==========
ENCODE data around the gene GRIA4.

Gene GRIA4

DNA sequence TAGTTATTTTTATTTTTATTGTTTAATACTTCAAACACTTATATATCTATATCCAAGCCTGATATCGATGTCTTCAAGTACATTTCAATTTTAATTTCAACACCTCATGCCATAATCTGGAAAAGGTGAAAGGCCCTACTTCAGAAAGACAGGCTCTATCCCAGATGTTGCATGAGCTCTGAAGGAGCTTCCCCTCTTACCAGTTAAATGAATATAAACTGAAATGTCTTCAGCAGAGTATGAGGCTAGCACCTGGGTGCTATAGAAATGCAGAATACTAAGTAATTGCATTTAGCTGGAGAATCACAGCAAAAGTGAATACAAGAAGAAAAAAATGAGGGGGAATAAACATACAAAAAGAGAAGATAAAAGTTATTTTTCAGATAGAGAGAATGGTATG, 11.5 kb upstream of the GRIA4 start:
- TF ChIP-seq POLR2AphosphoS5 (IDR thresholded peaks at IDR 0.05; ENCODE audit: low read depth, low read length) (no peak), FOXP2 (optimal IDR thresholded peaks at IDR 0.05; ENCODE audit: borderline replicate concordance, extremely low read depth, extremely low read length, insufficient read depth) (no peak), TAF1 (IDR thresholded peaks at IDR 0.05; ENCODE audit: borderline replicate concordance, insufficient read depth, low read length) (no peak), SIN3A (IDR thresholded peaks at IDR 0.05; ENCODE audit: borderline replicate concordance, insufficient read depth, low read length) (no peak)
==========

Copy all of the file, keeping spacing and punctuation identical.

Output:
ENCODE data around the gene GRIA4.

Gene GRIA4

DNA sequence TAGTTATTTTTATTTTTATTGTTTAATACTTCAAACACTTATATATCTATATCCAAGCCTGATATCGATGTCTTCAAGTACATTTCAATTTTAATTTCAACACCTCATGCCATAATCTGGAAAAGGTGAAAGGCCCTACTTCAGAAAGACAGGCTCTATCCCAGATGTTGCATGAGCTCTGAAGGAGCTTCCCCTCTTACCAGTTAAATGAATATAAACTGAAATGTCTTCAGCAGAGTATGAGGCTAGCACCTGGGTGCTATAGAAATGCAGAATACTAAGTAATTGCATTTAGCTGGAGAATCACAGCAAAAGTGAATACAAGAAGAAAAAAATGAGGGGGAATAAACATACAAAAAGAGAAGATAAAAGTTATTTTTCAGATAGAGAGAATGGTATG, 11.5 kb upstream of the GRIA4 start:
- TF ChIP-seq POLR2AphosphoS5 (IDR thresholded peaks at IDR 0.05; ENCODE audit: low read depth, low read length) (no peak), FOXP2 (optimal IDR thresholded peaks at IDR 0.05; ENCODE audit: borderline replicate concordance, extremely low read depth, extremely low read length, insufficient read depth) (no peak), TAF1 (IDR thresholded peaks at IDR 0.05; ENCODE audit: borderline replicate concordance, insufficient read depth, low read length) (no peak), SIN3A (IDR thresholded peaks at IDR 0.05; ENCODE audit: borderline replicate concordance, insufficient read depth, low read length) (no peak)